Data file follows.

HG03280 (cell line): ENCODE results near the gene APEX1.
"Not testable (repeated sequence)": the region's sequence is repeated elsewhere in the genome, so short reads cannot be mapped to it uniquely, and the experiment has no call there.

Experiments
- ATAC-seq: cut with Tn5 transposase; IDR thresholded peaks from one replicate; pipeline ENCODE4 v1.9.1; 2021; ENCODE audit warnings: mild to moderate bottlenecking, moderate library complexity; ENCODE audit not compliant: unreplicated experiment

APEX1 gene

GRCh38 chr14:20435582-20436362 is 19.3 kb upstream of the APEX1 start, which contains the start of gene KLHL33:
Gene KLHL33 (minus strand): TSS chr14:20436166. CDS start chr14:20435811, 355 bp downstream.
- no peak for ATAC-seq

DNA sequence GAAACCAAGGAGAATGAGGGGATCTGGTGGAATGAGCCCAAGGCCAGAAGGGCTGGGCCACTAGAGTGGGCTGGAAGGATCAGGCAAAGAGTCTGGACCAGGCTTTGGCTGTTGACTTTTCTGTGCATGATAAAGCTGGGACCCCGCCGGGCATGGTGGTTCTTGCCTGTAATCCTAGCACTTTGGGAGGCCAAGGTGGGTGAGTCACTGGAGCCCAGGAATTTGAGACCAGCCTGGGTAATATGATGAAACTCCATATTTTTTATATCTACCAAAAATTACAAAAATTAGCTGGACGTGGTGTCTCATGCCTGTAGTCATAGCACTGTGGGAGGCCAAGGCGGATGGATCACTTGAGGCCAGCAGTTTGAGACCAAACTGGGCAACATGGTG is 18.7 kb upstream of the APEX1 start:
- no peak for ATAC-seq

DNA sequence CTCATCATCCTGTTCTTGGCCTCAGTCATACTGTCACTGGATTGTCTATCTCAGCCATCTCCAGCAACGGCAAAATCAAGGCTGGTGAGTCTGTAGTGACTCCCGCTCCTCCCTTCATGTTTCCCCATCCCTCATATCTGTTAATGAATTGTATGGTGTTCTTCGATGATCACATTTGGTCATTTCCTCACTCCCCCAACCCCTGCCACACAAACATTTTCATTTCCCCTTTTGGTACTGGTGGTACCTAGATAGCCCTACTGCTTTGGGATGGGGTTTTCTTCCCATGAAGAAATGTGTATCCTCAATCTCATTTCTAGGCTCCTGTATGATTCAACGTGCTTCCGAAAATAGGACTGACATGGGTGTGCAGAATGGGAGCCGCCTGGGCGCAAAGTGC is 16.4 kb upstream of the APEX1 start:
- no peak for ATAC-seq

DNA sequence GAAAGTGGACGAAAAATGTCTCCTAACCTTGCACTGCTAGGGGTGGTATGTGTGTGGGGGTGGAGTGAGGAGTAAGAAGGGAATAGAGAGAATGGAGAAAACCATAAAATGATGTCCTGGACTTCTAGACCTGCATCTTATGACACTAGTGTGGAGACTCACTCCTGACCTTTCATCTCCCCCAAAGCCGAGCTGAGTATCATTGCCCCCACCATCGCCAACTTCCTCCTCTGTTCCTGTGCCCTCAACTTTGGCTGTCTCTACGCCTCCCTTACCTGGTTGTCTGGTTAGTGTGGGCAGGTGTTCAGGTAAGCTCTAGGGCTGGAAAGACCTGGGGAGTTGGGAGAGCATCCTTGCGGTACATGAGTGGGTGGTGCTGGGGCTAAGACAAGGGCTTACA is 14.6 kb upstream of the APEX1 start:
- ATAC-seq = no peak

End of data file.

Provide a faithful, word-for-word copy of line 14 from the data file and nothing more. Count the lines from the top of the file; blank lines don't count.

- ATAC-seq = no peak